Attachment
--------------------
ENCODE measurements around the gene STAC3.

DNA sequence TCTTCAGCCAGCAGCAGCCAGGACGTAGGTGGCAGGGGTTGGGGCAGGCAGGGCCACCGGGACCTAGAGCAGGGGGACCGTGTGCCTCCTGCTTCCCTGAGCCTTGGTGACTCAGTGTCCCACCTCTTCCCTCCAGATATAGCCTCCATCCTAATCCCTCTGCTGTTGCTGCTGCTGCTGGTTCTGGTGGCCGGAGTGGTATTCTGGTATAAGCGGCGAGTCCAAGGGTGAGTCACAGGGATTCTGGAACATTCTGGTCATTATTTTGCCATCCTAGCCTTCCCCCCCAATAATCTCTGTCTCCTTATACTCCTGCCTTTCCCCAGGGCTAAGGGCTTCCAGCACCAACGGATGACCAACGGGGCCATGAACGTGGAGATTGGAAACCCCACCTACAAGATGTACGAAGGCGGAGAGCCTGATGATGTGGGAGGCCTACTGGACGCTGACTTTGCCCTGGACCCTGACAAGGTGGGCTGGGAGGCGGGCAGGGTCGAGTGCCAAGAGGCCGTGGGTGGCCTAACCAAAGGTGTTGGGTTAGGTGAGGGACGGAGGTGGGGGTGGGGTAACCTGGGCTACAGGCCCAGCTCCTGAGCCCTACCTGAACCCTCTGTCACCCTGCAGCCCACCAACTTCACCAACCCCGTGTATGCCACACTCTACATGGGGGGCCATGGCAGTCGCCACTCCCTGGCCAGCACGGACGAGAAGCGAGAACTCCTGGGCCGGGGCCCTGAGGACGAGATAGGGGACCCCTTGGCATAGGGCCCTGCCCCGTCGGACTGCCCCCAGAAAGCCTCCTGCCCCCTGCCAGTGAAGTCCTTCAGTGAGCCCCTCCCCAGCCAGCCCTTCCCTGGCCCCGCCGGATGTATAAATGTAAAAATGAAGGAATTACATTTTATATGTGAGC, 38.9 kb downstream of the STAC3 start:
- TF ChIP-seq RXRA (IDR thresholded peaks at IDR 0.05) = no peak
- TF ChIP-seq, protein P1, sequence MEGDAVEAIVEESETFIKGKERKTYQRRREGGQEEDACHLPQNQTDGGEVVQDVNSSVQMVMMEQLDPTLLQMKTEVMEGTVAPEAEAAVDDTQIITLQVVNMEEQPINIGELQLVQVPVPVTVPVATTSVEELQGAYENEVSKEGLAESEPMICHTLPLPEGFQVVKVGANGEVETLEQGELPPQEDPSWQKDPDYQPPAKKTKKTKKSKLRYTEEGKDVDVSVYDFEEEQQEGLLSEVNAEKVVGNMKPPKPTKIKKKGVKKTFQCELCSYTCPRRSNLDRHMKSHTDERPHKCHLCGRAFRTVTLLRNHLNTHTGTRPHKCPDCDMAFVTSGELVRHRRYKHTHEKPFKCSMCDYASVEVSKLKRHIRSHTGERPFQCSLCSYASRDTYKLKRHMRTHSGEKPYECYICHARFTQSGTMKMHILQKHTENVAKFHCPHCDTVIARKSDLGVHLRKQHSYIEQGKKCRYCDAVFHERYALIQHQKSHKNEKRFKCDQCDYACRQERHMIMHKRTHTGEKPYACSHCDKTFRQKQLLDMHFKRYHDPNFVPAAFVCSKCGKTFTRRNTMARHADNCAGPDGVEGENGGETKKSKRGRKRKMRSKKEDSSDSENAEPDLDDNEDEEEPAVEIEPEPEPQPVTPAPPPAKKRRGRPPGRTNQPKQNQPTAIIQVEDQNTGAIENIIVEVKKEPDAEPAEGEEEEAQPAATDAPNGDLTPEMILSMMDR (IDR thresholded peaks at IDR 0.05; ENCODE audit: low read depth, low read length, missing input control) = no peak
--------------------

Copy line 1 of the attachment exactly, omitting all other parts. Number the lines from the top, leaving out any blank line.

ENCODE measurements around the gene STAC3.